6. Pandolfi, Lorenzo & Williams, Tomas, 2019. "Capital flows and sovereign debt markets: Evidence from index rebalancings," Journal of Financial Economics, Elsevier, vol. 132(2), pages 384-403.
    7. Dongwon Lee & Kyungkeun Kim, 2016. "Global Risk and International Equity Portfolio Rebalancing," Working Papers 201605, University of California at Riverside, Department of Economics.
    8. Kim, Kyungkeun & Lee, Dongwon, 2020. "Equity market integration and portfolio rebalancing," Journal of Banking & Finance, Elsevier, vol. 113(C).
    9. Yan, Cheng & Wang, Xichen, 2018. "The non-persistent relationship between foreign equity flows and emerging stock market returns across quantiles," Journal of International Financial Markets, Institutions and Money, Elsevier, vol. 56(C), pages 38-54.
    10. Paula Margaretic & Sebastián Becerra, 2017. "Dispersed Information and Sovereign Risk Premia," Working Papers Central Bank of Chile 808, Central Bank of Chile.
    11. Eduardo Levy-Yeyati & Nathan Converse & Tomas Williams, 2017. "How ETFs Amplify the Global Financial Cycle in Emerging Markets," School of Government Working Papers 2017-12, Universidad Torcuato Di Tella.
    12. Marcel Fratzscher, 2014. "Capital Controls and Foreign Exchange Policy," Central Banking, Analysis, and Economic Policies Book Series, in: Miguel Fuentes D. & Claudio E. Raddatz & Carmen M. Reinhart (ed.),Capital Mobility and Monetary Policy, edition 1, volume 18, chapter 7, pages 205-253, Central Bank of Chile.
    13. Forbes, Kristin & Fratzscher, Marcel & Kostka, Thomas & Straub, Roland, 2016. "Bubble thy neighbour: Portfolio effects and externalities from capital controls," Journal of International Economics, Elsevier, vol. 99(C), pages 85-104.
    14. Geert Bekaert & Michael Ehrmann & Marcel Fratzscher & Arnaud Mehl, 2014. "The Global Crisis and Equity Market Contagion," Journal of Finance, American Finance Association, vol. 69(6), pages 2597-2649, December.
    15. Bonizzi, Bruno, 2017. "Institutional investors’ allocation to emerging markets: A panel approach to asset demand," Journal of International Financial Markets, Institutions and Money, Elsevier, vol. 47(C), pages 47-64.
    16. Jotikasthira, Chotibhak & Lundblad, Christian & Ramadorai, Tarun, 2013. "How do foreign investors impact domestic economic activity? Evidence from India and China," Journal of International Money and Finance, Elsevier, vol. 39(C), pages 89-110.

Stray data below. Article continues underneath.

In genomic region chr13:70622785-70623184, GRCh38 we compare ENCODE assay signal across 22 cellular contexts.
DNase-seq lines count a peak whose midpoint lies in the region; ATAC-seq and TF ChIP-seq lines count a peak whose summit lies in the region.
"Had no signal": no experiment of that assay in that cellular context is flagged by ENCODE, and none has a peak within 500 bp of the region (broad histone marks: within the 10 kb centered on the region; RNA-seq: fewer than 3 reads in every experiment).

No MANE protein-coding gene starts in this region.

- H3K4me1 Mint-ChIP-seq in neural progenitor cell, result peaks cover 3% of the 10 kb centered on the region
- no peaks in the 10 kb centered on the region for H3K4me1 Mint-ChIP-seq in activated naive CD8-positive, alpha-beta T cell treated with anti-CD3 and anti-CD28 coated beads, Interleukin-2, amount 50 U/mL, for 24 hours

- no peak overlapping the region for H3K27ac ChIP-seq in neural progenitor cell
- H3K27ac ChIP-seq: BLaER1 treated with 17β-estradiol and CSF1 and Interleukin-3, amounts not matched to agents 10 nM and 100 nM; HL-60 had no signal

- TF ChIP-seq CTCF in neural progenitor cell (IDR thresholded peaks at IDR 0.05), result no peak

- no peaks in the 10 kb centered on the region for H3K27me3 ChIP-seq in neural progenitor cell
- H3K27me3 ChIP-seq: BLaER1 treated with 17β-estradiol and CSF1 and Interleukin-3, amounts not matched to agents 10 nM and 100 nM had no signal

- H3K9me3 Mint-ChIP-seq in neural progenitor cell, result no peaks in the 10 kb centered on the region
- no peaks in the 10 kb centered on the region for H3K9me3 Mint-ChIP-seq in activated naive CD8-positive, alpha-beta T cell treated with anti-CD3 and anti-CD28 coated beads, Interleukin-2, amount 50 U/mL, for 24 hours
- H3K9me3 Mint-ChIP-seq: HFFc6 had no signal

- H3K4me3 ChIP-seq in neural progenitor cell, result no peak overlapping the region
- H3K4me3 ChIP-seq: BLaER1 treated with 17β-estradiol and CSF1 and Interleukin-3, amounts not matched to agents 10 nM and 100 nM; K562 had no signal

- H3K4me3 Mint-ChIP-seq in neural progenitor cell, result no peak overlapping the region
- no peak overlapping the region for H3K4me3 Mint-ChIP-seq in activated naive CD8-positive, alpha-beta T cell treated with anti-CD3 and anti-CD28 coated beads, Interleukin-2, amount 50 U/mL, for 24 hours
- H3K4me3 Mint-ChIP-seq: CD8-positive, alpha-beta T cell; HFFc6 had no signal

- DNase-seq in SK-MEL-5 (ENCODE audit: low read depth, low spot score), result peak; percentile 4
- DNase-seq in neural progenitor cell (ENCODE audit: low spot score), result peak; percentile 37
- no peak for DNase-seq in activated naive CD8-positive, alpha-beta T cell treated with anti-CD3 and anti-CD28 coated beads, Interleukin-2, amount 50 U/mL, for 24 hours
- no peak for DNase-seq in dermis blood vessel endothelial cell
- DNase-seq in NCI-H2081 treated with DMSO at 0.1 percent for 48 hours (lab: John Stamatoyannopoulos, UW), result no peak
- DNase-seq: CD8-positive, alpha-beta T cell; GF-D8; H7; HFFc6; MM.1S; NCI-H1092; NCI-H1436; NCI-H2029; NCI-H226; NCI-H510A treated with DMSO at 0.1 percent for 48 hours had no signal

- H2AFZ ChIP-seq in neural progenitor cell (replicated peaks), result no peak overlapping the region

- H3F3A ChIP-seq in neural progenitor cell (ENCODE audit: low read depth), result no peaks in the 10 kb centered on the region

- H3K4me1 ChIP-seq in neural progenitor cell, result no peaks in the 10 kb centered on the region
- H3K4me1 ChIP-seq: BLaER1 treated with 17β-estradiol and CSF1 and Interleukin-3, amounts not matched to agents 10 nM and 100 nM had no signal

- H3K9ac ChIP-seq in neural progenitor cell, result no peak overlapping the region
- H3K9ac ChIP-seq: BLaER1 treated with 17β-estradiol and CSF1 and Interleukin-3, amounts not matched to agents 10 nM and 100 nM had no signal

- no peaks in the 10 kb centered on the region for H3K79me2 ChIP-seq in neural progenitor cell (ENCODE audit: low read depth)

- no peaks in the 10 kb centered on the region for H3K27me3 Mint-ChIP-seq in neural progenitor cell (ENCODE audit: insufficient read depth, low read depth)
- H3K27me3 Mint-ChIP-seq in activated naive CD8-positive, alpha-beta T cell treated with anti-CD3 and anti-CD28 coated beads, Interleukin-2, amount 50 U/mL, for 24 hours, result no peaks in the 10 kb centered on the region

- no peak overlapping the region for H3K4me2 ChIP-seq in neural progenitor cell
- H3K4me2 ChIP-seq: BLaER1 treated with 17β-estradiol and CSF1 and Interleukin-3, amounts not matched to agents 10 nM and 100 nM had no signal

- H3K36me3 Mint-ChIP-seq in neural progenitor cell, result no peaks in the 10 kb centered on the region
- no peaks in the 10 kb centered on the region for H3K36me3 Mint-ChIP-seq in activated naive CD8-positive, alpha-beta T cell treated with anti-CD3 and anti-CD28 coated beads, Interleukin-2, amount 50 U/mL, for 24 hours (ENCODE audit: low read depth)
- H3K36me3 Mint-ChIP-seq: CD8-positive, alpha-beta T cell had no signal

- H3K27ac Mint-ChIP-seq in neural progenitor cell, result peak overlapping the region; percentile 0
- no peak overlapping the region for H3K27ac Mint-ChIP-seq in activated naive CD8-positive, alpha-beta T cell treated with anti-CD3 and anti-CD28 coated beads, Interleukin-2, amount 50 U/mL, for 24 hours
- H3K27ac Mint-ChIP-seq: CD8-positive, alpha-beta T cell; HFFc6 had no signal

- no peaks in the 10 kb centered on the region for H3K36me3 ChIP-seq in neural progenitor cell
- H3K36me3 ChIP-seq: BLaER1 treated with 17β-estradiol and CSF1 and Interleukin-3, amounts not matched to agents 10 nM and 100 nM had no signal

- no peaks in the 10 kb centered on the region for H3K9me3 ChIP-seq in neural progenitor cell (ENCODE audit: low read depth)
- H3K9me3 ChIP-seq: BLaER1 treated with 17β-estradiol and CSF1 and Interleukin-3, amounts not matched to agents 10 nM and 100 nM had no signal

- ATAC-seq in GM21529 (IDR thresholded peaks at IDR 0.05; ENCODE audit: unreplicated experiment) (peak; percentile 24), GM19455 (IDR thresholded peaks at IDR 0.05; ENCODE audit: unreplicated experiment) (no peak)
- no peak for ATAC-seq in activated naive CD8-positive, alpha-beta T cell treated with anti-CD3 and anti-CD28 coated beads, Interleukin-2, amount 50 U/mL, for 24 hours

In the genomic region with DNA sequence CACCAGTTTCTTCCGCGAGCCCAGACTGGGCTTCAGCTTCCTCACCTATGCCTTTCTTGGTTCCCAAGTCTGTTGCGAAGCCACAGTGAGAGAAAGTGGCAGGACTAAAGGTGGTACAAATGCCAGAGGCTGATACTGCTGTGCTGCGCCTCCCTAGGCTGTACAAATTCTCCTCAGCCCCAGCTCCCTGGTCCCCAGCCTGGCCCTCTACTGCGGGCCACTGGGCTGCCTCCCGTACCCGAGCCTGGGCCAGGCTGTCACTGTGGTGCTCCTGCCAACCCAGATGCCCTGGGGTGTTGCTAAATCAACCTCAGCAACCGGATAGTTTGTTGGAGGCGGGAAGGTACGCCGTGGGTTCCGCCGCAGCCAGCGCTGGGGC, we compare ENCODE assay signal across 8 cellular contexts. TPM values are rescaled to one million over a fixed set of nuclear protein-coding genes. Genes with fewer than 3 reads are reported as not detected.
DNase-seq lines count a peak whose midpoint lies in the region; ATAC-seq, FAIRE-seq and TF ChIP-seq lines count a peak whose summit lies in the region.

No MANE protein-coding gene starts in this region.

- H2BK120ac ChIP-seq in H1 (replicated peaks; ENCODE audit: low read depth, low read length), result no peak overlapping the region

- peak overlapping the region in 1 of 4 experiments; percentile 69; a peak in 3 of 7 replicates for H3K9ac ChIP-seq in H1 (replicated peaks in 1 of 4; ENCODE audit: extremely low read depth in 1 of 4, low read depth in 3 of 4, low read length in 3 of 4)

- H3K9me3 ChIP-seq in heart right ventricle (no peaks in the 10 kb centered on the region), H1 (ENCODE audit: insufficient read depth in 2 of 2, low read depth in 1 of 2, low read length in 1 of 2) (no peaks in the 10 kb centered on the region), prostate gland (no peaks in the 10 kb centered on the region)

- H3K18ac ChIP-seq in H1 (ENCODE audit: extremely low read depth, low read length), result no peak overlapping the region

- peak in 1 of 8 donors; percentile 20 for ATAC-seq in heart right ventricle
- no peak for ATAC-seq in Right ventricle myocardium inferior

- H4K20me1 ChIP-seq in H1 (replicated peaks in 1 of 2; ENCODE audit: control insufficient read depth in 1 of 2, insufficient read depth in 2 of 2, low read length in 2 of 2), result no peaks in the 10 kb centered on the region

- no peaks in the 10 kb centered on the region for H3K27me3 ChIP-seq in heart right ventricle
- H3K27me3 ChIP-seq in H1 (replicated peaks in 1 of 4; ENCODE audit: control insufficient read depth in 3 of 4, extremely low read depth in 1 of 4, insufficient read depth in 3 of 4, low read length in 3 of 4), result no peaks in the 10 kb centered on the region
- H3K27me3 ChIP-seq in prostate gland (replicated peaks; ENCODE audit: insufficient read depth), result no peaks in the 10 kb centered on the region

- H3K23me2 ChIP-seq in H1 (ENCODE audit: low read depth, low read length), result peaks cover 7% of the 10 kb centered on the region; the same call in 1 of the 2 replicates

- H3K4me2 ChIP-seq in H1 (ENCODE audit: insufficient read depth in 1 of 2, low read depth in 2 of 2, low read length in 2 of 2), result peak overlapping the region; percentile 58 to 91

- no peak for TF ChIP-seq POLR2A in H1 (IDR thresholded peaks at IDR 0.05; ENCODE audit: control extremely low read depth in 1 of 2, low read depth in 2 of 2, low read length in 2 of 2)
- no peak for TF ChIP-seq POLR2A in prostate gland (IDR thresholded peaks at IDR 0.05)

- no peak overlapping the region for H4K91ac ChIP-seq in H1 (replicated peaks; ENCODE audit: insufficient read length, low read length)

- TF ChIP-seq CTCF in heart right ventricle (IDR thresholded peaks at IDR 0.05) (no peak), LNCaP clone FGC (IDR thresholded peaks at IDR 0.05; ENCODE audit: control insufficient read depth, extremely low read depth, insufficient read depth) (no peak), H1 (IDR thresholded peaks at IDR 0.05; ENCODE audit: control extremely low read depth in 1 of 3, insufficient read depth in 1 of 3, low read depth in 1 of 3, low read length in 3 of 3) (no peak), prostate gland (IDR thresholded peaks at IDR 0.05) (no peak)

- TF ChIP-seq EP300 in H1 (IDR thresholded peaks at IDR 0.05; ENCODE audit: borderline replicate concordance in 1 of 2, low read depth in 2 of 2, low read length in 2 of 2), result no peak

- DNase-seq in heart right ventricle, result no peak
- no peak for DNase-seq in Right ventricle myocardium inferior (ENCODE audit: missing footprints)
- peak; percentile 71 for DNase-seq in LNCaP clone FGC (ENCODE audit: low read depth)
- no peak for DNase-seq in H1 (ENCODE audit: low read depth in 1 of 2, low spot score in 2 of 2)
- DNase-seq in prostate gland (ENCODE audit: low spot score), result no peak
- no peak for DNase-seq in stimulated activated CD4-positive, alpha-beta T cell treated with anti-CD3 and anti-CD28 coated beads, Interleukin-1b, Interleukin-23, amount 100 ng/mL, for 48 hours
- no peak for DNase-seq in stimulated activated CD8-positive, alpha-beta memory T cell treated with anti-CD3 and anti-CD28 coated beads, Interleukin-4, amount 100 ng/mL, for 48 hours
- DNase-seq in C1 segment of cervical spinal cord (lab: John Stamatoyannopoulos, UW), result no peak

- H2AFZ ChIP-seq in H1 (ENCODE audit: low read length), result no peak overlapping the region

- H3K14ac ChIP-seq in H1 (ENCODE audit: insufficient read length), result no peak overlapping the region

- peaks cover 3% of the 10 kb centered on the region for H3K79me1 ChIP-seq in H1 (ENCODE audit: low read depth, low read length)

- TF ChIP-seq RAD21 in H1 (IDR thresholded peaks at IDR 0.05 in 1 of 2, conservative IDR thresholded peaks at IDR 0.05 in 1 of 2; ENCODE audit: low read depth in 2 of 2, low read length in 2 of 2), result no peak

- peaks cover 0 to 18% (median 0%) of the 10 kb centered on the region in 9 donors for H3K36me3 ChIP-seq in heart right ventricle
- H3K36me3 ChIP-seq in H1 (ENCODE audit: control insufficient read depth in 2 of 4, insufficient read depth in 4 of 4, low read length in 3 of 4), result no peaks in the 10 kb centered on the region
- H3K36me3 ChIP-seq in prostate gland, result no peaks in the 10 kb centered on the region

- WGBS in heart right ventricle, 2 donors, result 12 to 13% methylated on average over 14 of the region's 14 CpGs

17. Dang, Tung Lam & Moshirian, Fariborz & Zhang, Bohui, 2019. "Liquidity shocks and institutional investors," The North American Journal of Economics and Finance, Elsevier, vol. 47(C), pages 184-209.
    18. Luis Opazo & Claudio Raddatz & Sergio L. Schmukler, 2015. "Institutional Investors and Long-Term Investment: Evidence from Chile," World Bank Economic Review, World Bank Group, vol. 29(3), pages 479-522.
    19. Converse, Nathan, 2018. "Uncertainty, capital flows, and maturity mismatch," Journal of International Money and Finance, Elsevier, vol. 88(C), pages 260-275.
    20. Badarinza, Cristian & Ramadorai, Tarun, 2013. "Home Away From Home? Safe Haven Effects and London House Prices," CEPR Discussion Papers 9786, C.E.P.R. Discussion Papers.

    More about this item

    NEP fields

    This paper has been announced in the following NEP Reports:

    Statistics

    Access and download statistics

    Corrections

    All material on this site has been provided by the respective publishers and authors. You can help correct errors and omissions. When requesting a correction, please mention this item's handle: RePEc:chb:bcchwp:760. See general information about how to correct material in RePEc.

    For technical questions regarding this item, or to correct its authors, title, abstract, bibliographic or download information, contact: . General contact details of provider: https://edirc.repec.org/data/bccgvcl.html .

    If you have authored this item and are not yet registered with RePEc, we encourage you to do it here. This allows to link your profile to this item. It also allows you to accept potential citations to this item that we are uncertain about.

    If CitEc recognized a bibliographic reference but did not link an item in RePEc to it, you can help with this form .

    If you know of missing items citing this one, you can help us creating those links by adding the relevant references in the same way as above, for each refering item. If you are a registered author of this item, you may also want to check the "citations" tab in your RePEc Author Service profile, as there may be some citations waiting for confirmation.

    For technical questions regarding this item, or to correct its authors, title, abstract, bibliographic or download information, contact: Claudio Sepulveda (email available below). General contact details of provider: https://edirc.repec.org/data/bccgvcl.html .

    Please note that corrections may take a couple of weeks to filter through the various RePEc services.

    IDEAS is a RePEc service hosted by the Research Division of the Federal Reserve Bank of St. Louis . RePEc uses bibliographic data supplied by the respective publishers.